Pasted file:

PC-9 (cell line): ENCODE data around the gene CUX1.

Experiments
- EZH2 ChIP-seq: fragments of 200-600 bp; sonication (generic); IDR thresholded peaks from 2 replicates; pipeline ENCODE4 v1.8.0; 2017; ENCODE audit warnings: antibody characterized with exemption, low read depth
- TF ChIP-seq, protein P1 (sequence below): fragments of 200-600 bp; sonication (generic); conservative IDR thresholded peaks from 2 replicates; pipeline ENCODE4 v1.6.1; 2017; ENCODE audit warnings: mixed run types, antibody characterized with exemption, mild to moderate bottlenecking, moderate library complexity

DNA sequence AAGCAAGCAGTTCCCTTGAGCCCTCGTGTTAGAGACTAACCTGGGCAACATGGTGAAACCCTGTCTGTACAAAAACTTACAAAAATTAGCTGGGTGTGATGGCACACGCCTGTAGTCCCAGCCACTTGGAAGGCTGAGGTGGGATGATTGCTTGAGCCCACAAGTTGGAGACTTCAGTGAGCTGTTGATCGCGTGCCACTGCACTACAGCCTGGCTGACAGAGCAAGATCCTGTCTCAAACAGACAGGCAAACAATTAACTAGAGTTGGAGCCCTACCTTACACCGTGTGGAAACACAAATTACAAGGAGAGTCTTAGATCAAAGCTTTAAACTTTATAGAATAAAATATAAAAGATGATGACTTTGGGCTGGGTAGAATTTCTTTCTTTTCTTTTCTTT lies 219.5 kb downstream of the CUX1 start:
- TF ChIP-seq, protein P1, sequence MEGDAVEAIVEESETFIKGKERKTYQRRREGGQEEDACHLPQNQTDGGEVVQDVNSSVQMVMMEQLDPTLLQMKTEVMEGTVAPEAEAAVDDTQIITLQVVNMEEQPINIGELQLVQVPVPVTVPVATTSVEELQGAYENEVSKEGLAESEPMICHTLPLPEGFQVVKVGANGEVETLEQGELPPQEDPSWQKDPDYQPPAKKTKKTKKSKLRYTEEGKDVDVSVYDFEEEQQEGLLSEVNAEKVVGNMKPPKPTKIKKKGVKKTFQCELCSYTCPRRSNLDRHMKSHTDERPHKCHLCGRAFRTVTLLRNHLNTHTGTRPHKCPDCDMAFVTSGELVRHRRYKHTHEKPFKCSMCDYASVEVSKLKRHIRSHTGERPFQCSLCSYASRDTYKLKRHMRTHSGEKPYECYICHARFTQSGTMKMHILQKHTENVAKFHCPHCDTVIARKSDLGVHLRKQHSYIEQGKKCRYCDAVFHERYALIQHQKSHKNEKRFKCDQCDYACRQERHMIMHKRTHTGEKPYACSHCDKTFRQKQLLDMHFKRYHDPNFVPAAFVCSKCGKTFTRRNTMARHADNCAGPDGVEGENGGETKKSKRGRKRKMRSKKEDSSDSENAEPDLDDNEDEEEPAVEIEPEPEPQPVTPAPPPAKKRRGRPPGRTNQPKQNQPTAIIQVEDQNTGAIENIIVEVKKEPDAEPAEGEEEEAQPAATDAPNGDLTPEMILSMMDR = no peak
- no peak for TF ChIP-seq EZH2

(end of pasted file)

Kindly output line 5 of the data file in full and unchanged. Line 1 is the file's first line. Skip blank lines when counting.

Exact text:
DNA sequence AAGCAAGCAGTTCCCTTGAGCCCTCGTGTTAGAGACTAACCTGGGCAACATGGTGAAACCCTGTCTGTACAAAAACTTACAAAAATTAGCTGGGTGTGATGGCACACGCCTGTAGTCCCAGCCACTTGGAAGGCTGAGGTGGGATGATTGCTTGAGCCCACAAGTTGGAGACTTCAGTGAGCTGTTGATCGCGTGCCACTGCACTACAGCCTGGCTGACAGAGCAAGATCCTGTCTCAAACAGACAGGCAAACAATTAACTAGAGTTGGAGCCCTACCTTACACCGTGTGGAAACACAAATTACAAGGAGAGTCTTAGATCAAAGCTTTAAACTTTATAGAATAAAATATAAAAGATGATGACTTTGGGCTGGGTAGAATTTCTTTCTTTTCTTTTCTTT lies 219.5 kb downstream of the CUX1 start: